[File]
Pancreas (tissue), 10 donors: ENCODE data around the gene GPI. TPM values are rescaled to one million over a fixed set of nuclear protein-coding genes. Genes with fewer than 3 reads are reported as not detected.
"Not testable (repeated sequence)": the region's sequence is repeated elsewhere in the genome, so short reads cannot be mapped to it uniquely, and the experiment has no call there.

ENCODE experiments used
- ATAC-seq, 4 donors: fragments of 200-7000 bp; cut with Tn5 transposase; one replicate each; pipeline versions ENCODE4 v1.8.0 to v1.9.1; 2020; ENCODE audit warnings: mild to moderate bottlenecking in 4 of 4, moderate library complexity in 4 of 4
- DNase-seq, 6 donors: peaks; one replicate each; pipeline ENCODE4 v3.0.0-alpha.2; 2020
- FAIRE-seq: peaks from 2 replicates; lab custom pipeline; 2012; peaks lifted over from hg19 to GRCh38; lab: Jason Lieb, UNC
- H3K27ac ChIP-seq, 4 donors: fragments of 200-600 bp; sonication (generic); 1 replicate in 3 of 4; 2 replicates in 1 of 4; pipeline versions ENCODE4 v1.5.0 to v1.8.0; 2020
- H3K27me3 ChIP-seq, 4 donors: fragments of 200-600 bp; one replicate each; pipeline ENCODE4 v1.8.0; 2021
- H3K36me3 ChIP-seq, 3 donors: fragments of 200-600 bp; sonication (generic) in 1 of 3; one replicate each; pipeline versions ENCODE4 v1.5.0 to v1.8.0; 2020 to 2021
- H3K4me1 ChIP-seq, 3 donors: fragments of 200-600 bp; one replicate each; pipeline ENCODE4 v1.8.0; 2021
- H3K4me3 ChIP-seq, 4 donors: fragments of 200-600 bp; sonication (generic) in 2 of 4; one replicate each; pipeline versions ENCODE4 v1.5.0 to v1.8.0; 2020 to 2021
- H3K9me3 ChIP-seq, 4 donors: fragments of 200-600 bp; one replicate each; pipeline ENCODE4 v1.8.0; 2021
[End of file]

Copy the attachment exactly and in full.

Pancreas (tissue), 10 donors: ENCODE data around the gene GPI. TPM values are rescaled to one million over a fixed set of nuclear protein-coding genes. Genes with fewer than 3 reads are reported as not detected.
"Not testable (repeated sequence)": the region's sequence is repeated elsewhere in the genome, so short reads cannot be mapped to it uniquely, and the experiment has no call there.

ENCODE experiments used
- ATAC-seq, 4 donors: fragments of 200-7000 bp; cut with Tn5 transposase; one replicate each; pipeline versions ENCODE4 v1.8.0 to v1.9.1; 2020; ENCODE audit warnings: mild to moderate bottlenecking in 4 of 4, moderate library complexity in 4 of 4
- DNase-seq, 6 donors: peaks; one replicate each; pipeline ENCODE4 v3.0.0-alpha.2; 2020
- FAIRE-seq: peaks from 2 replicates; lab custom pipeline; 2012; peaks lifted over from hg19 to GRCh38; lab: Jason Lieb, UNC
- H3K27ac ChIP-seq, 4 donors: fragments of 200-600 bp; sonication (generic); 1 replicate in 3 of 4; 2 replicates in 1 of 4; pipeline versions ENCODE4 v1.5.0 to v1.8.0; 2020
- H3K27me3 ChIP-seq, 4 donors: fragments of 200-600 bp; one replicate each; pipeline ENCODE4 v1.8.0; 2021
- H3K36me3 ChIP-seq, 3 donors: fragments of 200-600 bp; sonication (generic) in 1 of 3; one replicate each; pipeline versions ENCODE4 v1.5.0 to v1.8.0; 2020 to 2021
- H3K4me1 ChIP-seq, 3 donors: fragments of 200-600 bp; one replicate each; pipeline ENCODE4 v1.8.0; 2021
- H3K4me3 ChIP-seq, 4 donors: fragments of 200-600 bp; sonication (generic) in 2 of 4; one replicate each; pipeline versions ENCODE4 v1.5.0 to v1.8.0; 2020 to 2021
- H3K9me3 ChIP-seq, 4 donors: fragments of 200-600 bp; one replicate each; pipeline ENCODE4 v1.8.0; 2021